An ionic image brings a moment to life. The image is usually easily recognized and generally represents an object or concept with great cultural significance to a large group of people. Most of the time, the object or person in the image is regarded as a special status as particularly representative of, important to, or loved by, a particular group of people, a place, or a period in history.

Julia DeIuliis, writer for, explains that there are three reasons of that makes an image iconic. The first one is if it perfectly captures an event or artistic style. If an image represents and tells the story of an event or particular style, than that image will be become referenced or discussed anytime that event or style is discussed. In all future discussions of the topic or style, people need to discuss that image, and eventually, that image becomes emblematic, representative, or synonymous with the topic being discussed. Eventually, that strong association is part of what makes the image iconic

The second reason an image to be iconic, is for a lot of people need to have seen it and be familiar with it. It should be the norm that people have seen it and know what it is. Because of its ubiquity, other artists reference it in their own work. If something becomes parodied a good deal, that’s one form of reference, and its a sure sign that something is on its way to becoming iconic. Alternatively, artists could reference the image in their work to help users feel an immediate familiarity with that work.

The final reason an image can be iconic it has an impact on public opinion. It’s very rare that an image directly results in action, so if an image is striking, visceral, and temporal enough to do so, it’s on its way to becoming iconic.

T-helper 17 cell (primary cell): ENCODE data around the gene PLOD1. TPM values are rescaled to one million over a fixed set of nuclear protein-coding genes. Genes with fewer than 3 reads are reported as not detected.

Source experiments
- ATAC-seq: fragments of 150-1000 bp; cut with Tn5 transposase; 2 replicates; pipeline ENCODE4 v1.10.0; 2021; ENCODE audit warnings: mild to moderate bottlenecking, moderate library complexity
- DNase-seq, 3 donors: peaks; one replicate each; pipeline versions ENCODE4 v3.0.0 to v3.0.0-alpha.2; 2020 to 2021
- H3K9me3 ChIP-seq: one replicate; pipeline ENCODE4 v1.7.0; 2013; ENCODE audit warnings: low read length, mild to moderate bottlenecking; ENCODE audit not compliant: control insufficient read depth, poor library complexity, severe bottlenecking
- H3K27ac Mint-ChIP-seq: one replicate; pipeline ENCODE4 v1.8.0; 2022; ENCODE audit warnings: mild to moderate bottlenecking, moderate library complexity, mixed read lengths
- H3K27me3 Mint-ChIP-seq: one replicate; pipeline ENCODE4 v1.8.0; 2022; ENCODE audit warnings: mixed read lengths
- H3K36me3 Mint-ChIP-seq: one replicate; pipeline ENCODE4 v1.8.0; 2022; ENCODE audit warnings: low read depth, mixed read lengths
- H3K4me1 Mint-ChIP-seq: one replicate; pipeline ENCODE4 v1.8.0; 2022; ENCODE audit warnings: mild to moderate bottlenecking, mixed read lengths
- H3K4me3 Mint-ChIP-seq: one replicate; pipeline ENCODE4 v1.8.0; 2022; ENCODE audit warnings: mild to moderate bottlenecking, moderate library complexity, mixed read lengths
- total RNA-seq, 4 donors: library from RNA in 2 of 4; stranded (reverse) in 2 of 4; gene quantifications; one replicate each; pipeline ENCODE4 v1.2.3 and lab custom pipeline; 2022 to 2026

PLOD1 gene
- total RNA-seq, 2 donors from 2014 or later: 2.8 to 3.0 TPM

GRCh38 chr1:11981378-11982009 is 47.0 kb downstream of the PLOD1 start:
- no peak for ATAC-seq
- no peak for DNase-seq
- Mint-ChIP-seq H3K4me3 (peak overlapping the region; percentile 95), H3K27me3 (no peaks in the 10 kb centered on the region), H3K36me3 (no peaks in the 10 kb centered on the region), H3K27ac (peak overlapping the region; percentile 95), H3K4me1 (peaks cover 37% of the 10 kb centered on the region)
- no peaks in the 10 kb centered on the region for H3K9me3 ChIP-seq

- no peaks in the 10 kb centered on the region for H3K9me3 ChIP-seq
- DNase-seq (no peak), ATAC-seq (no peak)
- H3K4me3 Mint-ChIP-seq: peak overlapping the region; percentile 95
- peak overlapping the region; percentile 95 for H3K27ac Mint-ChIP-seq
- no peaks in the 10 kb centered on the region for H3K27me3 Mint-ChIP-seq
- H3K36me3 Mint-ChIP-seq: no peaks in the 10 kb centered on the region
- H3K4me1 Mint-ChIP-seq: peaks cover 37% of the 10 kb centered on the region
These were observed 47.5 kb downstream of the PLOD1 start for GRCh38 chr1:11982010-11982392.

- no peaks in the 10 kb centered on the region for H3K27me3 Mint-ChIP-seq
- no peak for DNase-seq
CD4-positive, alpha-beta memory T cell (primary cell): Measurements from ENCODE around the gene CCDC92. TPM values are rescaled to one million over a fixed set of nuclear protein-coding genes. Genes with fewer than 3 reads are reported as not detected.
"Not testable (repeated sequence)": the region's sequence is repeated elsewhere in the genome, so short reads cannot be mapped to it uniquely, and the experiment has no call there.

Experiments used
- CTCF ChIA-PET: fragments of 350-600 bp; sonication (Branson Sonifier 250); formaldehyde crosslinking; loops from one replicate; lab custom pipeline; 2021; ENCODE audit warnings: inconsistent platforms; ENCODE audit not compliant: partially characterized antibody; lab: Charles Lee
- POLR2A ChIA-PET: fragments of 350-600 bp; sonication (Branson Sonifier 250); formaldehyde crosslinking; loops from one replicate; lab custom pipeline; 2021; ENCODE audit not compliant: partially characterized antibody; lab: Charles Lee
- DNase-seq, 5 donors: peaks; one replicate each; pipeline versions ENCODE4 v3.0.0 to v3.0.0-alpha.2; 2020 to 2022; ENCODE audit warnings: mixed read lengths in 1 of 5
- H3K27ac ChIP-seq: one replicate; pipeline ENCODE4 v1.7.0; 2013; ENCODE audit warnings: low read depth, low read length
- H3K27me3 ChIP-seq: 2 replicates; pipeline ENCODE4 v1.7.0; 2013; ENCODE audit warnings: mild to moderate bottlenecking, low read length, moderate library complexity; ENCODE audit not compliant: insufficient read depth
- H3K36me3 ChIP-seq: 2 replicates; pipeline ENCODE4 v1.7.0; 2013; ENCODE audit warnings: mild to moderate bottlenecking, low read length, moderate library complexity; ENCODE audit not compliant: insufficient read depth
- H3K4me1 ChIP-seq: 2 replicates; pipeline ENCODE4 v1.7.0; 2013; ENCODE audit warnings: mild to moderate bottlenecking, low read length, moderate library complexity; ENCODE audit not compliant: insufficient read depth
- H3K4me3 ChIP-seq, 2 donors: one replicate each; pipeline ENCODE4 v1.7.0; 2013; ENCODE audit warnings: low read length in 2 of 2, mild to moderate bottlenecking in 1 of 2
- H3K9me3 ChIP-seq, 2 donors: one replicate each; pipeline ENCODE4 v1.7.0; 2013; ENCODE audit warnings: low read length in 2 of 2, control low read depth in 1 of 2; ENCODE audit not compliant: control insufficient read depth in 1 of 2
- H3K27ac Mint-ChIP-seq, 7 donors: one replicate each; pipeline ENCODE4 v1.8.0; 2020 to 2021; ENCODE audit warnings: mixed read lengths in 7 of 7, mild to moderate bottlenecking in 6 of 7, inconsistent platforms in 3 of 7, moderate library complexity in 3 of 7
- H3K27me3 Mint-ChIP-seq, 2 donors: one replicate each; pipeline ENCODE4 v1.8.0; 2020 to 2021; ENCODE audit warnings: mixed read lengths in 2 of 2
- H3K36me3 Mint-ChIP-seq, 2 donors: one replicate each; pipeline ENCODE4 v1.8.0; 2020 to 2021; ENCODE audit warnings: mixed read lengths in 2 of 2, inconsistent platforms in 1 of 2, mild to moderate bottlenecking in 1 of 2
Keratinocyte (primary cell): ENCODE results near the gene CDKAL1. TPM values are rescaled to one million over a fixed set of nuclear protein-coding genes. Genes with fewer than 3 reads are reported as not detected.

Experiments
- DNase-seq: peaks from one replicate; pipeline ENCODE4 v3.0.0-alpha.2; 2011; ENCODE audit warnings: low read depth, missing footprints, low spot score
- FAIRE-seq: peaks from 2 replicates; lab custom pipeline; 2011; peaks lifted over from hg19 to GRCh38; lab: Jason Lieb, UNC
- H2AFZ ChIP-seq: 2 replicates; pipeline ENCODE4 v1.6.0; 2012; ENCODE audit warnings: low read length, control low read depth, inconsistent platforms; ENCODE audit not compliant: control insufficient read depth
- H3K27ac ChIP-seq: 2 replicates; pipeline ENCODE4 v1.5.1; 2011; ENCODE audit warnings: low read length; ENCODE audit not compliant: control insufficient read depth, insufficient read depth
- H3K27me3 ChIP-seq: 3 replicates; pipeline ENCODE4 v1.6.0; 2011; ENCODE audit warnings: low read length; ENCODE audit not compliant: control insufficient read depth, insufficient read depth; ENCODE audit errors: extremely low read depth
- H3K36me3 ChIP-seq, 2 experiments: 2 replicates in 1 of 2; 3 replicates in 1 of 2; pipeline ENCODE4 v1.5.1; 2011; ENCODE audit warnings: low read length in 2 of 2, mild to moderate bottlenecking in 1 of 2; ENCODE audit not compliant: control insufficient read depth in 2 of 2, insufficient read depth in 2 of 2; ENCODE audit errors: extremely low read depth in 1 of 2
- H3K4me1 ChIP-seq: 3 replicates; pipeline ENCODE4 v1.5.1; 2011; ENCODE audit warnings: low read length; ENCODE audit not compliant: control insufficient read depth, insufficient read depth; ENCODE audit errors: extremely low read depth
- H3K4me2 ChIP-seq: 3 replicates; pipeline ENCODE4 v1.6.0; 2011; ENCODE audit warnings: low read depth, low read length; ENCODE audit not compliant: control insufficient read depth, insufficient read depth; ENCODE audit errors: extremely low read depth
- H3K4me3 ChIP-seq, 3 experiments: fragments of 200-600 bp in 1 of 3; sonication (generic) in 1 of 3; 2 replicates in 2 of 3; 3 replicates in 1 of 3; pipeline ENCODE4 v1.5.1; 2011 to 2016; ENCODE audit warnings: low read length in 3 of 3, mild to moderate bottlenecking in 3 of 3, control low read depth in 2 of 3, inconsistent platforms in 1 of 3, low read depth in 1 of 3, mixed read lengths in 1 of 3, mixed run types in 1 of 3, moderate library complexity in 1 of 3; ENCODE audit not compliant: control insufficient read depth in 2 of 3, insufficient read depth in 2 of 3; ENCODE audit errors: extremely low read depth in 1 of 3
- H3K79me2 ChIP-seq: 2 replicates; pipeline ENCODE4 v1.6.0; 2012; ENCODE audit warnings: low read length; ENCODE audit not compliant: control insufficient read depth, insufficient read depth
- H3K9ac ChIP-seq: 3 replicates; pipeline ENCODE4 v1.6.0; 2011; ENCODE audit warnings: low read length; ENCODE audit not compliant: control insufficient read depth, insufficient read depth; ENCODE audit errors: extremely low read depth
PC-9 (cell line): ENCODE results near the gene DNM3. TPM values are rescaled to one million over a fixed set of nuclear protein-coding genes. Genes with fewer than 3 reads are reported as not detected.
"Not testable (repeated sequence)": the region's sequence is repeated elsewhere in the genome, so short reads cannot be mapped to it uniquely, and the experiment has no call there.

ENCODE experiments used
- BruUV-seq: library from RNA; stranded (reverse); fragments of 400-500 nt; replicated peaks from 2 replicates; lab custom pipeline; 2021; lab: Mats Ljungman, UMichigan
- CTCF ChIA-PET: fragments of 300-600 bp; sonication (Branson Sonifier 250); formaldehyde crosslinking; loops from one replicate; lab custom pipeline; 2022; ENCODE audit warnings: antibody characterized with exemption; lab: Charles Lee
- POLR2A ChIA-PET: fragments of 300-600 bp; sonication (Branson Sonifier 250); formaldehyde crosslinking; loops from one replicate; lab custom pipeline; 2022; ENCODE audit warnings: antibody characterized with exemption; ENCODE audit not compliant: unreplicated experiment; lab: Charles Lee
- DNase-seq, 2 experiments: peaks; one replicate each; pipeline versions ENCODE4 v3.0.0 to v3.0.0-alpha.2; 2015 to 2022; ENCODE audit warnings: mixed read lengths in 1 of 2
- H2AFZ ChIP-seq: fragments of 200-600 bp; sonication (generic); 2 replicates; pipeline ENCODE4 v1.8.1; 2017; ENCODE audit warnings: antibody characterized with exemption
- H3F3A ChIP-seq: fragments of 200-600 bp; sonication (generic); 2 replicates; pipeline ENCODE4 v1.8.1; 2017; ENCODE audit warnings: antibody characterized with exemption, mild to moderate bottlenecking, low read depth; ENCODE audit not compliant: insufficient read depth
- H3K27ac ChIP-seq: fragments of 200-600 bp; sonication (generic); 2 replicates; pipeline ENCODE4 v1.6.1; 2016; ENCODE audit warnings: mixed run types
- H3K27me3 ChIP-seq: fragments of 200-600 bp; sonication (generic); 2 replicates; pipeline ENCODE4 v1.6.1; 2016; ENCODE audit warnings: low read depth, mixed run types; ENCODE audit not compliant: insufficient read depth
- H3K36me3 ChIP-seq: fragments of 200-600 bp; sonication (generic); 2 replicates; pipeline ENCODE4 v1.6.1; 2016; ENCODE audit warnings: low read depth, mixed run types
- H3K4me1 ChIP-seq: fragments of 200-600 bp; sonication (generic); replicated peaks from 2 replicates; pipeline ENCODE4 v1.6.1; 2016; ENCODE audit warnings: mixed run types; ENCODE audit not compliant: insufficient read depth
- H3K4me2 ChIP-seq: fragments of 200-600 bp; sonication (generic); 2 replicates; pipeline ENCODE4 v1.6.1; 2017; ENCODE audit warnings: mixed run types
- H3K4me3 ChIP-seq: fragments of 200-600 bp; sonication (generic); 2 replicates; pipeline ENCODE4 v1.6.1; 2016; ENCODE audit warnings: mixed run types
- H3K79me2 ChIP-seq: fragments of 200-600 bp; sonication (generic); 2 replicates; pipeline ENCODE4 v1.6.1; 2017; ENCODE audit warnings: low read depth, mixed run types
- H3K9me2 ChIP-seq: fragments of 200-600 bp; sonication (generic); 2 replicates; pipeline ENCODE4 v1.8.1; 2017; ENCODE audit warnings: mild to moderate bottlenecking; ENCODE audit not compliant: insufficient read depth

The Kiss by Alfred Elisenstaedt-1945

This photo is iconic because it represents a significant time frame in our countries history. On August 14, 1945, Japan surrender was announced signaling the end of World War II. The photo depicts the celebration of this event as a young man runs down the streets of downtown New York grabbing any and every girl in sight. The media portrayed the photo and story as a sailor reuniting with his long lost love, which it was not, but the image became an enduring symbol of America’s exuberance at the end of a long struggle.

Migrant Mother by Dorothea Lange-1963

This photo became an iconic image of the Great Depression. At the time, the 32 year-old women was a widow with seven children. Forty years later, the woman was identified as Florence Owens Thompson.

Black Power salute by John Dominis-1968

This photo was taken during the 1968 Olympics in Mexico City. Athletes Tommie Smith and John Carols are shown making a black power salute as a civil rights protest while receiving the gold and bronze medals in the 200m dash. The athletes were later banned from the Olympics for making the political statement.The event was one of the biggest political statements in the history of the modern Olympic games.